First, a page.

Oneiroid Syndrome

Oneiroid syndrome is a dream-like confusional state with clouded consciousness. The sensory illusions, which are perceived as very lifelike, are often associated with intense emotional experiences, which usually have strong negative connotations. Affected people cannot separate what they seem to have experienced from reality and, because of the supposed authenticity of it, are difficult to convince of the unreality of the events.

Oneiroid Syndrome

What is Oneiroid Syndrome?

Oneiroid syndrome is closely related to the concepts of delirium and delusions. The term was introduced into German psychiatry by Wilhelm Mayer-Gross, a psychopathologist from Heidelberg, in 1924. These are extremely complex dreams in which the person experiencing them seems to be awake to their own well-being. See acronymmonster for Definition of Ventricular Fibrillation (or Ventricular Flutter) in English.

The name of the syndrome comes from the Greek word “oneiros” (“dream”) and means something like “dream-like”. The experienced dream event usually triggers strong fear or anxiety in those affected. Even in hindsight it is not possible for him to differentiate between dream and reality. To them, the oneiroid was as real as being awake.

Triggers are situations in which the brain is intact and awake, but the person still faces a loss of the world or self. Experiences are interpreted in a delusional way, and depersonalization occurs. For the occurrence of the oneiroid syndrome, however, the affected person must have had a fantastic tendency before the triggering psychosis. When making the diagnosis, it is important for the treating physician to differentiate the syndrome from schizophrenia and other delusional disorders.


Oneiroid syndrome can have many causes. It typically occurs when the brain is intact but the sufferer is unresponsive for a long time. People with a paralyzed body who have little or no opportunity to make independent contact with the outside world are particularly affected . These include Guillain-Barré syndrome, among others.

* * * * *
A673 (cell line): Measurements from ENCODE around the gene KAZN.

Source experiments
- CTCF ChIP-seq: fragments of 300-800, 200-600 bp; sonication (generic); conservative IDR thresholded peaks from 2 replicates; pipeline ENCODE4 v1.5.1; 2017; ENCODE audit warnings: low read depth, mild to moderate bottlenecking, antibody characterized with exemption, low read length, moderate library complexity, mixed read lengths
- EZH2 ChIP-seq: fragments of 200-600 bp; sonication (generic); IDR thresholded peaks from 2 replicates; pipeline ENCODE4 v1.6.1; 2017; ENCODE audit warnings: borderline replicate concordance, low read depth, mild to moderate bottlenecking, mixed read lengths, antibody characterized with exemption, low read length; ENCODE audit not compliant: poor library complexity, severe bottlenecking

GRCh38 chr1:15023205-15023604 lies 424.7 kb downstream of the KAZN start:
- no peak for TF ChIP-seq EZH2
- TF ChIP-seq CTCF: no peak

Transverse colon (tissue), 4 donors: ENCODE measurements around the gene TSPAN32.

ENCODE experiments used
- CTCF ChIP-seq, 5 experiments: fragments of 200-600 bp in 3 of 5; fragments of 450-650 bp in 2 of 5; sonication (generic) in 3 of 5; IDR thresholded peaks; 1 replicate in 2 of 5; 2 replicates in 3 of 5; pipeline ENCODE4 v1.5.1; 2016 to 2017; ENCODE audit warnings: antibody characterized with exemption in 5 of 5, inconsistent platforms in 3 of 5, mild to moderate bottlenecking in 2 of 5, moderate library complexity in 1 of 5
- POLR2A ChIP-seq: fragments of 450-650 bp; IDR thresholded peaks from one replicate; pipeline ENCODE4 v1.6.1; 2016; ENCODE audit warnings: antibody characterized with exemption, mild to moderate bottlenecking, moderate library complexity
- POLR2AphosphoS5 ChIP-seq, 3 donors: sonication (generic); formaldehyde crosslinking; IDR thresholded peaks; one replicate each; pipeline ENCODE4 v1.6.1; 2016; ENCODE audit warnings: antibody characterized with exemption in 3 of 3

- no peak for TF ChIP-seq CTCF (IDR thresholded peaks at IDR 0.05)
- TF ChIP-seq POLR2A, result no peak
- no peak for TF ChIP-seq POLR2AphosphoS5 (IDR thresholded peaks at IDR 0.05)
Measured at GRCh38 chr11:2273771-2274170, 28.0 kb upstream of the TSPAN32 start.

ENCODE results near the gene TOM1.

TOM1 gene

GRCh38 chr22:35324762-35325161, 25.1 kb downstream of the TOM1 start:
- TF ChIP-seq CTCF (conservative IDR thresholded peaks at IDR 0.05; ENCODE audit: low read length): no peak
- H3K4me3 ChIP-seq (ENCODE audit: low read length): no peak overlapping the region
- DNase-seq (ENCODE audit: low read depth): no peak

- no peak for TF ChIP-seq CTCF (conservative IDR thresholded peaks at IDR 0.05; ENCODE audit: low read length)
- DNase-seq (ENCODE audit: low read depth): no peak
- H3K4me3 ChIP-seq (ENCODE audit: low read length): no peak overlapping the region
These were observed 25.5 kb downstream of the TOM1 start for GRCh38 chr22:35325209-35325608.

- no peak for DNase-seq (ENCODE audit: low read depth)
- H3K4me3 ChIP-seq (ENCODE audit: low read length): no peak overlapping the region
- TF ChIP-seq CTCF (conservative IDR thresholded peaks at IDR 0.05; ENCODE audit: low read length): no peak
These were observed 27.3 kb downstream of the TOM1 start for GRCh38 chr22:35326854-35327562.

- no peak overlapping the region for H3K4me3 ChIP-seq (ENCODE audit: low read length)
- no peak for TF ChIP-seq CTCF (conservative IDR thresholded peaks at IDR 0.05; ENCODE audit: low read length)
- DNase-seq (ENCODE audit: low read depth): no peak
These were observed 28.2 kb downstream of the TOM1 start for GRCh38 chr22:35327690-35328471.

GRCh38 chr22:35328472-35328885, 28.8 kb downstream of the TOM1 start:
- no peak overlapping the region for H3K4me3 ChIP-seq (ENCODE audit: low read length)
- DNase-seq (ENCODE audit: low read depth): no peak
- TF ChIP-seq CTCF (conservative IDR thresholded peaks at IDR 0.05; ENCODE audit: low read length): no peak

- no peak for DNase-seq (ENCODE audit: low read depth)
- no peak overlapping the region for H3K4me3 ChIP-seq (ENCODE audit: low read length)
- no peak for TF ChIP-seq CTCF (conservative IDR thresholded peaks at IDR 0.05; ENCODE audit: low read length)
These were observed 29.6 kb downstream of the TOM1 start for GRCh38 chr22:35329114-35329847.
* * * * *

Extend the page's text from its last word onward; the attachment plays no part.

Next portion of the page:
With this progressive paralysis, those affected will eventually have to be artificially ventilated. You dream more. In combination with the involvement of the cranial nerves and the withdrawal from the outside world, oneiroidal conditions have developed in almost every patient. A coma can also trigger oneiroid syndrome.

Other risk factors arise from brain injury, massive starvation, severe burns, and traumatic psychosis. People who have been in a coma for a longer period of time often report afterwards about events that did not happen, but were definitely real for them. This also means that those affected can hardly remember their actual time in the hospital, for example. Instead, they report on fantastic events – the oneiroids.

Symptoms, Ailments & Signs

It is not difficult for an outsider to diagnose oneroids as such, especially when considering patients at risk. The people report on events they experienced while they were lying in their sickbed, for example. As a rule, the events are strongly negative. Most cases involve kidnapping or abuse.

The ideas are often accompanied by the feeling of being completely at the mercy of the underlying disease. Although the people are awake during the oneiroid, they primarily experience what is happening passively. This means that you have no influence on what is happening and have no way of intervening yourself or of controlling the development of the dream for yourself. The subject of death is also often raised.

An example is a woman who, upon her final awakening, reported the death of her son and was herself upset at seeing him well. Only in rare cases are oneiroids seen as positive. The typical symptomatology also includes the patient’s clinging to their stories. For them, the dream states are real and cannot be separated from reality, even after waking up.

Diagnosis & course of disease